Archive for October, 2010

Fujitsu Point 510

Thursday, October 21st, 2010
So i have this Fujitsu Point 510 ancient TabletPC that i play with once every 6 months. Its a pretty old device (i think from 1991 or so) but that doesnt make it any less intresting!

It features a 10.4″ resistive touchscreen, some extra buttons (for rightclick, contrast, soundlevel), indicator lights for HDD, battery, operation, builtin mic and speaker, a place for the pen to reside, IR, DSUB-9 serial, PS2 for a keyboard, two (i think) proprietary connectors (printer/dockingstation maybe) and a PCMCIA Slot for 16bit cards. Yes, its one slot, but it can handle those cards that need two slots because of their size.

Internally it has a 100Mhz AMD CPU and 8MB of soldered RAM which can be expanded easily with two modules. More on those two later. Also, there is room for a 2.5″ IDE harddrive (i have read about some upper size limits somewhere) which is about 3GB big.

On the CPU and again on the case itself, it states that this machine is designed for Windows 95. Actually, Windows 95 runs pretty smoothly on there (check out the Solitaire Animation on YouTube) and there are actually still drivers available from here (just select TabletPC->Point, all the drivers there should work since the hardware didnt really change between the versions). But then again, Windows 95 is just not quite ready for nowadays tasks, especially network/internet or multimedia. And who still supports Win95?

So now there are two options: install Windows98SE or install Linux. For the Linux part (which i will do eventually hopefully [probably in 6 months, or later], please check the links at the end). For the Windows98SE part, go on reading.

Since the Point 510 doesnt provide a Floppy or CD drive (one could try PXE or CD via PCMCIA), its probably the easiest to take out the harddrive, plug it onto a 2.5″ to 3.5″ adapter and put it into a regular PC. Taking out the harddrive is quite easy since its installed in a booth which can be taken out after loosening one screw on the side.

Once you have the Win98 (se) CD in the drive (you either need a bootfloppy or a bootcdrom, i used a win98 boot cdrom which loads CD-Rom drivers from the installation is relativly straight forward. One thing i strongly advice is to boot up your system on the Host and copy the whole CD contents to the harddrive. Windows98 will ask you for the CD whenever you even think about changing a driver or adding a new software component. You should also install the touchscreen drivers (using the windows 95 ones works just fine), because otherwise you will be stuck with a system that you cant control. Afterwards, put the harddrive back and it should work allright.

Things i didnt get to work: any form of networking 🙁

In order to get a little more bang out of your point, you can overclock the CPU to 133Mhz and install more RAM. First the easier part, which is installing more RAM.

On the back of the Point 510 is a compartment which houses two slots for 72pin 3.3V EDO SODIMM Laptop RAM modules. Those a quite rare nowaydays but i found a store on Ebay that still sells them. They ship overseas, are totally nice and: it works! I ordered two 16MB modules and two 32MB modules just to try some combinations. Everything but the 32MB+32MB+8MB (builtin) combination worked. The 64MB would show up in the BIOS check, but the system wont continue to boot. So if one were to remove the internal 8MB, it might work. So my machine runs with 56MB (32MB+16MB+8MB).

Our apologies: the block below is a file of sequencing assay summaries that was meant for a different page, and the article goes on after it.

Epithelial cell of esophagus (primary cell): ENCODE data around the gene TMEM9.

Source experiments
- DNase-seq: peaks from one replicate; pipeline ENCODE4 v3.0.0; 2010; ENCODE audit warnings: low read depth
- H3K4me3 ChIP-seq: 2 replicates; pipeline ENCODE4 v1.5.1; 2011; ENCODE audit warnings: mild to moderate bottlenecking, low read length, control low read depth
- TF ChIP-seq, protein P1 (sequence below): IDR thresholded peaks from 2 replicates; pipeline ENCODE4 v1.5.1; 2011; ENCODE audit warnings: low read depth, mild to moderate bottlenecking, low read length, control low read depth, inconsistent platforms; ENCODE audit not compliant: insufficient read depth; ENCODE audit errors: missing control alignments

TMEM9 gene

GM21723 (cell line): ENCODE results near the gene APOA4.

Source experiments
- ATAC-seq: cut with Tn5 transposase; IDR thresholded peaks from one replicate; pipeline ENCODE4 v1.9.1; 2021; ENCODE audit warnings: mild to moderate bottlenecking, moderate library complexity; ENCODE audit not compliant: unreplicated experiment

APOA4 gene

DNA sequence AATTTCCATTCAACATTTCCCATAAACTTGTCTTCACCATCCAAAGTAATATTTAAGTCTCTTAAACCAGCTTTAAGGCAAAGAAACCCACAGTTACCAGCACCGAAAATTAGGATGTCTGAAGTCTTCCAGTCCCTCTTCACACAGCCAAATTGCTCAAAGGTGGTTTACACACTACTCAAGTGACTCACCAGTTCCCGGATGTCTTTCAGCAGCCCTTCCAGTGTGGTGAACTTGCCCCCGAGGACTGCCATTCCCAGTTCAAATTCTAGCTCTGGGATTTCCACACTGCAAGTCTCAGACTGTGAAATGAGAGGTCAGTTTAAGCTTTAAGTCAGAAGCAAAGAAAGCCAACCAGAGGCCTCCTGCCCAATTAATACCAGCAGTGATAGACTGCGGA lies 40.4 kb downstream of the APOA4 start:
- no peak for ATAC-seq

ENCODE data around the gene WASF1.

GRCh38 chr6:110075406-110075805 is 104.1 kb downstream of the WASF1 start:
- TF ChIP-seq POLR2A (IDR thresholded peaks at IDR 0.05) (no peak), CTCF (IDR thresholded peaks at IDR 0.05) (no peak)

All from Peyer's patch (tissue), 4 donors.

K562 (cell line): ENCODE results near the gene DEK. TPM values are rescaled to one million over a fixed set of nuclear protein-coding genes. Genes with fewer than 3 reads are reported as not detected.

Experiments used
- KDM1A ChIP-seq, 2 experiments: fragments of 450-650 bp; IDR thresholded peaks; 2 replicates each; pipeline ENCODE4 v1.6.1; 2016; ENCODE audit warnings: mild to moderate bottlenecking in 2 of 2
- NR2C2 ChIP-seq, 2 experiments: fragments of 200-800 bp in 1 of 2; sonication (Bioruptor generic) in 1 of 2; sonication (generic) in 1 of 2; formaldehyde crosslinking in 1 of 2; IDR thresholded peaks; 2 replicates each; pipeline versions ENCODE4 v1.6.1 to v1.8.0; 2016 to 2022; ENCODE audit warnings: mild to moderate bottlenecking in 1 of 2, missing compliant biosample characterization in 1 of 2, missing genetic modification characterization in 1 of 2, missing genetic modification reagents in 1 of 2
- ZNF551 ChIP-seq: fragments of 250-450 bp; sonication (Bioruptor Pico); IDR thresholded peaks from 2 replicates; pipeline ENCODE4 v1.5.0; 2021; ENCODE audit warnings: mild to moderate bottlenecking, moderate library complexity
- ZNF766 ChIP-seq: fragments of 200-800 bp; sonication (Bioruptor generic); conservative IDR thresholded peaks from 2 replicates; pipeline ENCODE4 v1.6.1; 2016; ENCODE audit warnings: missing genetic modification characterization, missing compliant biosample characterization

bios point 510

Another intresting detail in the above image is the frequency of the AMD CPU beeing 133Mhz instead of 100Mhz. This can be achieved by a hardware modification.

Be warned, this should just show you how to do it, its not a garantuee that you wont break your device. All modifications are done at your own risk!

First of all, you need to disassemble the whole device. Its always good to remove the battery, harddrive and RAM, then loosen all screws (you will need torx and a phillips screwdriver) and then cautiously crack open the case. Some wire will be attaching the screen and the board, but they can be unplugged easily. The next step is to unmount the motherboard from the case since the CPU is on the other side underneath a silver heatdissipater, which you have to remove as well. You should see the following:

Point510 Board before modification
Point510 Board before modification

Now according to this Post, Pin11 of the CPU selects the frequency. If its high or undefined, the selektor will result in 100Mhz, but if its pulled to ground, it will result in 133Mhz. Luckily, the layout of the board already has a little slot for R7, which is not equipped but will connect Pin11 to ground. So the modification is rather simple. Just take the leg of a resistor (or some other wire), cut it to length, connect the two points of R7 and Pin11 will be grounded. My modification looks like this:

Point510 modification
Point510 modification

Before you reassemble the Point, try out if it still boots (hookup the screen and power). If it does: congratulations!

Since Windows98SE didnt quite fullfill my needs, installing Linux (some stripped down gentoo maybe) will be one of my future projects.

UPDATE: another modification i did was to take a cf-to-ide (2.5) adapter and plug it into the Point510, instead of the harddrive. Now its totally passive, should use less power and is of course much more quiet. works like a charm. maybe its even faster. The adapter can be also bought at ebay.

Links for Linux on the Point 510:

More Infos on the Point 510: